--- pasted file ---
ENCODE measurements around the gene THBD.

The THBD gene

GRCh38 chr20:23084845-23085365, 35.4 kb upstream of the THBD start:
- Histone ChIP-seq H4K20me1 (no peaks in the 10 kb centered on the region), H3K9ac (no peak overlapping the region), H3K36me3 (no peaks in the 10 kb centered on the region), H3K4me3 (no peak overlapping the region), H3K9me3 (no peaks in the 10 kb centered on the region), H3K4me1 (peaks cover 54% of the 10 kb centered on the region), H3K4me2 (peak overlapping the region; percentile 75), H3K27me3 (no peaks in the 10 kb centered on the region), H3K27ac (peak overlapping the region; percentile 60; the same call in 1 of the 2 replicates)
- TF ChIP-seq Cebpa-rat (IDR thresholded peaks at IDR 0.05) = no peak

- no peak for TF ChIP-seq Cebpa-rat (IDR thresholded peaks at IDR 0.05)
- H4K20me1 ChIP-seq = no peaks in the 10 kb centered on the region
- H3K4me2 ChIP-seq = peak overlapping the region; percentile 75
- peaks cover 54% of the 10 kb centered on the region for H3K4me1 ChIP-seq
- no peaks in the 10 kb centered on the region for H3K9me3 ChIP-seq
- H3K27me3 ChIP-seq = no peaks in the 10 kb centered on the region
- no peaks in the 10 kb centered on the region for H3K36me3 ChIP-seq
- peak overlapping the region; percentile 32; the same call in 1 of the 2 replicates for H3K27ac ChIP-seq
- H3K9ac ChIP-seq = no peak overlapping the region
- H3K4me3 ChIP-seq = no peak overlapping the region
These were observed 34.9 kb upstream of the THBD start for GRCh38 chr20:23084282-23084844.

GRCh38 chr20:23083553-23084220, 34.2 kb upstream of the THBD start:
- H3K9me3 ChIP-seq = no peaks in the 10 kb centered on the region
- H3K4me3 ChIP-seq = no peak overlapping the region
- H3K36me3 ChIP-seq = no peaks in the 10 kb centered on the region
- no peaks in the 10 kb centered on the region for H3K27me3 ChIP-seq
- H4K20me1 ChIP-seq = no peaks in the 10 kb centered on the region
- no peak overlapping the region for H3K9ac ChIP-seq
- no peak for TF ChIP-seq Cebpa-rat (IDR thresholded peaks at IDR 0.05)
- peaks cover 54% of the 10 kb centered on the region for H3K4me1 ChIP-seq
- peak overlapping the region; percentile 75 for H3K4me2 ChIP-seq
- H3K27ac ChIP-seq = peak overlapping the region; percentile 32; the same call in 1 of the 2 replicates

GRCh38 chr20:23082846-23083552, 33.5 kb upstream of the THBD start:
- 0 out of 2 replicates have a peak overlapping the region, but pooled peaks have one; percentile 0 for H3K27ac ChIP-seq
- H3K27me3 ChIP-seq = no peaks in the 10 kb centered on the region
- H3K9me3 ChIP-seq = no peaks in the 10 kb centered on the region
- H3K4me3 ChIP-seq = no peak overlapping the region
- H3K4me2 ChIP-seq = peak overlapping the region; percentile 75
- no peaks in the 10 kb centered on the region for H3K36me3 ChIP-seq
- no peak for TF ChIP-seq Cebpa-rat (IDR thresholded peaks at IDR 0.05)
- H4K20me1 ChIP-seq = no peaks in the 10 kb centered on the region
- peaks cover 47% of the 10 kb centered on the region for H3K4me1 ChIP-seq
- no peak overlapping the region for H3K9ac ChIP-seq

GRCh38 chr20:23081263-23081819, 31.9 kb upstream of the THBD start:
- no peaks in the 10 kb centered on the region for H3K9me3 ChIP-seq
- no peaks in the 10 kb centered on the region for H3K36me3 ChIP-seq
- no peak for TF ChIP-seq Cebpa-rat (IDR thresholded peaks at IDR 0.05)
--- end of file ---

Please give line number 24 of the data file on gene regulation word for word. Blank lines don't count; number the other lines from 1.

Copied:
- no peak for TF ChIP-seq Cebpa-rat (IDR thresholded peaks at IDR 0.05)